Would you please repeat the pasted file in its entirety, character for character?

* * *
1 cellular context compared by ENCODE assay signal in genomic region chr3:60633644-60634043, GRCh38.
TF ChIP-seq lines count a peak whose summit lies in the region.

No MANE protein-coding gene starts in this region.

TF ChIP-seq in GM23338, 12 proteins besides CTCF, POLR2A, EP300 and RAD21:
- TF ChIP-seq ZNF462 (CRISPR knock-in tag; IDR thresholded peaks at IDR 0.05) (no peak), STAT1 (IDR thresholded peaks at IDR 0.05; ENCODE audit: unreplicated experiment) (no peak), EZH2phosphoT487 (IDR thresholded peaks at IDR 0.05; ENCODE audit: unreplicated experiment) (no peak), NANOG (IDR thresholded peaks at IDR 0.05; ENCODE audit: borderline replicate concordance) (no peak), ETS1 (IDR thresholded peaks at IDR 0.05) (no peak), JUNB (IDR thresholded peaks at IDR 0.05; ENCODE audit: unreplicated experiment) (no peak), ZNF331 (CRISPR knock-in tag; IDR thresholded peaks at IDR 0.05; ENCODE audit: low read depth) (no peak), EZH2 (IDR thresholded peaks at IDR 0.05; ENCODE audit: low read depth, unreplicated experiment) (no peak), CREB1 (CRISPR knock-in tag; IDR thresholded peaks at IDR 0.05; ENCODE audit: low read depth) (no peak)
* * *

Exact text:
1 cellular context compared by ENCODE assay signal in genomic region chr3:60633644-60634043, GRCh38.
TF ChIP-seq lines count a peak whose summit lies in the region.

No MANE protein-coding gene starts in this region.

TF ChIP-seq in GM23338, 12 proteins besides CTCF, POLR2A, EP300 and RAD21:
- TF ChIP-seq ZNF462 (CRISPR knock-in tag; IDR thresholded peaks at IDR 0.05) (no peak), STAT1 (IDR thresholded peaks at IDR 0.05; ENCODE audit: unreplicated experiment) (no peak), EZH2phosphoT487 (IDR thresholded peaks at IDR 0.05; ENCODE audit: unreplicated experiment) (no peak), NANOG (IDR thresholded peaks at IDR 0.05; ENCODE audit: borderline replicate concordance) (no peak), ETS1 (IDR thresholded peaks at IDR 0.05) (no peak), JUNB (IDR thresholded peaks at IDR 0.05; ENCODE audit: unreplicated experiment) (no peak), ZNF331 (CRISPR knock-in tag; IDR thresholded peaks at IDR 0.05; ENCODE audit: low read depth) (no peak), EZH2 (IDR thresholded peaks at IDR 0.05; ENCODE audit: low read depth, unreplicated experiment) (no peak), CREB1 (CRISPR knock-in tag; IDR thresholded peaks at IDR 0.05; ENCODE audit: low read depth) (no peak)